By Svea Herbst-Bayliss
LAS VEGAS (Reuters) – Will they or won’t they move this year?
One of the most hotly debated topics among hedge fund managers and their investors at the SkyBridge Alternatives Conference, known as SALT, is when the Federal Reserve will end its easy money policy by increasing interest rates.
“I don’t think it is going to happen until 2016,” said Anthony Scaramucci, founder of investment firm SkyBridge Capital and host of the three-day conference in Las Vegas.
With former Federal Reserve Chairman Ben Bernanke as a prominent guest at the conference, attendees hoped for insight on which way his replacement, Fed Chair Janet Yellen, is leaning.
Yellen has said that the door is open for a rate increase beginning with the Fed’s June meeting, but that the decision will be based on incoming economic data and progress toward the Fed’s twin goals of full employment and stable, 2 percent inflation.
The Fed last raised rates in June 2006.
But the strength of the dollar and a still uncertain economic environment have convinced many conference attendees that nothing will happen before next year.
“I was in the camp that they would go in the first half of this year, but that has been pushed way back, back into the first half of 2016,” said Lee Partridge, chief investment officer of asset management firm Salient Partners.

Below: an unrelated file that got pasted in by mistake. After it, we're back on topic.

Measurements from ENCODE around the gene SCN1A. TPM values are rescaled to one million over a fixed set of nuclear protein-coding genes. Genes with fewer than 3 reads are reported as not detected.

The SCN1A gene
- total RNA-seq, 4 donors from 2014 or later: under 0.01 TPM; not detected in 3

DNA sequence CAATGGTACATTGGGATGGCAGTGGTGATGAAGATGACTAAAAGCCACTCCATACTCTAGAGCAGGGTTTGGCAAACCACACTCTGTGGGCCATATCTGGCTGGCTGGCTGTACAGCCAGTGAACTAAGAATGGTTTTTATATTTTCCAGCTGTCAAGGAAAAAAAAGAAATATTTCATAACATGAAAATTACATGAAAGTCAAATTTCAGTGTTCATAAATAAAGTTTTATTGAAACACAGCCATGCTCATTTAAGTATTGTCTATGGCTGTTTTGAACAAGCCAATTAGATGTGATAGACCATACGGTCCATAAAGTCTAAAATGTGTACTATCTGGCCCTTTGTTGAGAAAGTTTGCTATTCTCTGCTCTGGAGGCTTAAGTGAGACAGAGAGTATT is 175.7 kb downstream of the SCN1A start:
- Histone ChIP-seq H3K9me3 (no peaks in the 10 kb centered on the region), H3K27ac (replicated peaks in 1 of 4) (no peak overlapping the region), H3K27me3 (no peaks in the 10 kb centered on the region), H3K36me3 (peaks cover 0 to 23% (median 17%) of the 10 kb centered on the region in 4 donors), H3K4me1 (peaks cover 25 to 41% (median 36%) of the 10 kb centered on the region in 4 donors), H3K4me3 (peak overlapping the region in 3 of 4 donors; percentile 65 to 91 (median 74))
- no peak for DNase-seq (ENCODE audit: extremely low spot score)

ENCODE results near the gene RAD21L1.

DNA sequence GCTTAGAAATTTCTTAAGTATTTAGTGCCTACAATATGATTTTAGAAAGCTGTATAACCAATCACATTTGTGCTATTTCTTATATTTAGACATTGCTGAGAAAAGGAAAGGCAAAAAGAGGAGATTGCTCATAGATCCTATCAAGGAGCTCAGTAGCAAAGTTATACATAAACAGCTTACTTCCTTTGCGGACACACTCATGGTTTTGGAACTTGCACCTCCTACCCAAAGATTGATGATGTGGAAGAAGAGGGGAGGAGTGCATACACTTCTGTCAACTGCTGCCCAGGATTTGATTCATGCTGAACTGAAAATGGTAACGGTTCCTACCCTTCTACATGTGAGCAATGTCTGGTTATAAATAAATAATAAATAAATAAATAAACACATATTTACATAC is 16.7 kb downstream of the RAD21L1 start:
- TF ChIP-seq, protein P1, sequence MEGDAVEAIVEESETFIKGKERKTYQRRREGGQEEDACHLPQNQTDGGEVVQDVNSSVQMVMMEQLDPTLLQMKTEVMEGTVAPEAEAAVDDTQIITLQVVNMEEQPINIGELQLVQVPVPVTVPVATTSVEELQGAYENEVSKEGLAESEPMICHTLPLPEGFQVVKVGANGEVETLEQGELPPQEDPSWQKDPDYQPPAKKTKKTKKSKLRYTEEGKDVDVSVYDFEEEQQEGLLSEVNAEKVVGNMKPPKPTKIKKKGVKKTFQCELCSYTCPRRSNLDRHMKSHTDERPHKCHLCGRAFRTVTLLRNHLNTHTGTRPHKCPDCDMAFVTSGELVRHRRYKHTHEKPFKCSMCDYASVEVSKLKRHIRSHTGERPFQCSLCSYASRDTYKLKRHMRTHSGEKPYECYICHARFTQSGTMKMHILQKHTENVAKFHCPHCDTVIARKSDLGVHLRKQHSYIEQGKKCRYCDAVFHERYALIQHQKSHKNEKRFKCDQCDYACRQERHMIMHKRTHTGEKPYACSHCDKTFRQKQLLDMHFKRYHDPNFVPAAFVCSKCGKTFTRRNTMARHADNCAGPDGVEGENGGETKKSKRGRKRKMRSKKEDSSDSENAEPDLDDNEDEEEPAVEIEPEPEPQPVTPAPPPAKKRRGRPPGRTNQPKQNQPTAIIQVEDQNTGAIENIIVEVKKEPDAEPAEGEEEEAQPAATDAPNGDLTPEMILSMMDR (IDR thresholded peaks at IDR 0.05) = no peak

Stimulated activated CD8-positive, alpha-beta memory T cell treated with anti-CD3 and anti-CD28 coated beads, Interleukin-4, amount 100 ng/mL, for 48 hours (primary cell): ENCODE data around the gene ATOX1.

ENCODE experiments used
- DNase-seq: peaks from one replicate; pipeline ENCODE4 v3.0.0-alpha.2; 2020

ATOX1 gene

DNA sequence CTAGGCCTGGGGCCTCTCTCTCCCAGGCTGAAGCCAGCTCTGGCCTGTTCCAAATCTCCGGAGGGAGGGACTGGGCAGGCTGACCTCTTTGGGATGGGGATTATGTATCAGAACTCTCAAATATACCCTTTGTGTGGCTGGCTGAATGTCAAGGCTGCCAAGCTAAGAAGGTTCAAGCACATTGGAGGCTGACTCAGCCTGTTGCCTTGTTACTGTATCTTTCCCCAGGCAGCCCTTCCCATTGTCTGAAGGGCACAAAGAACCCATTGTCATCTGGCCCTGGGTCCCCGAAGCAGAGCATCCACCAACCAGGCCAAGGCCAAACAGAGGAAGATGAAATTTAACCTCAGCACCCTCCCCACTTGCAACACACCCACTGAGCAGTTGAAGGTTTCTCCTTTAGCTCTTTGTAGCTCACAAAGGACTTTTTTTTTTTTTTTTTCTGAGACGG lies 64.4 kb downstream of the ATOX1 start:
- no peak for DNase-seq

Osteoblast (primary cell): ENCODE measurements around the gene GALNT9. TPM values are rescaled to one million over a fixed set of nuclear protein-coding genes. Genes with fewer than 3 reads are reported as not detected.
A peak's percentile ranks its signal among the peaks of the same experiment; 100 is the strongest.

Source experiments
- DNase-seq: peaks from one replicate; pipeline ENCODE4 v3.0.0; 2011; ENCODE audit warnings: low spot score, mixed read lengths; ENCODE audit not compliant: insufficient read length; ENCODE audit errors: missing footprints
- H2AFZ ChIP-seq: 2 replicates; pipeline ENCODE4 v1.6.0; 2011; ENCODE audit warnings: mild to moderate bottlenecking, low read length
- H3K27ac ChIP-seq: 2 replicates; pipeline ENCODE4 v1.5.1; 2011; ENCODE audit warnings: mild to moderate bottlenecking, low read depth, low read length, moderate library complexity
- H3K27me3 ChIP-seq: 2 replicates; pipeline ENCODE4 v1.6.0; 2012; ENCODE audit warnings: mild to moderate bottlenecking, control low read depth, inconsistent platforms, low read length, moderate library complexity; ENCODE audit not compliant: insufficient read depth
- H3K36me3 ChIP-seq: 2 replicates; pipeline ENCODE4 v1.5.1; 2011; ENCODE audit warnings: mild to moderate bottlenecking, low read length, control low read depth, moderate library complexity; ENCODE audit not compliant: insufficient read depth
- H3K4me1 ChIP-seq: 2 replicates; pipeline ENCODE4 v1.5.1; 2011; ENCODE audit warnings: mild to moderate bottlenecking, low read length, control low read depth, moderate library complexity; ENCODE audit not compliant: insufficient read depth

David McCormick, president of hedge fund Bridgewater Associates, said he does not expect a rate increase until 2016.
Economist Peter Schiff was even blunter in his assessment that there will not be an increase any time soon. “This is the biggest bubble the Fed has ever grown and the Fed won’t raise rates because they can’t,” he said, adding, “They won’t hike in June or in September and we will get another stimulus package.”
Some attendees felt Bernanke, who spoke to a large crowd and then met with smaller groups for dinner and breakfast, pointed in that direction by noting that inflation is still running below its targeted rate.
But comments from Atlanta Fed President Dennis Lockhart that conditions would still be in place for a mid-year increase prompted some attendees to say this year is still a go.
Gregory Fleming, president of Morgan Stanley Wealth Management & Investment Management, and William Daley, a former White House chief of staff who is now managing partner at Argentiere Capital, both said the increase will come before year’s end.
(Reporting by Svea Herbst-Bayliss)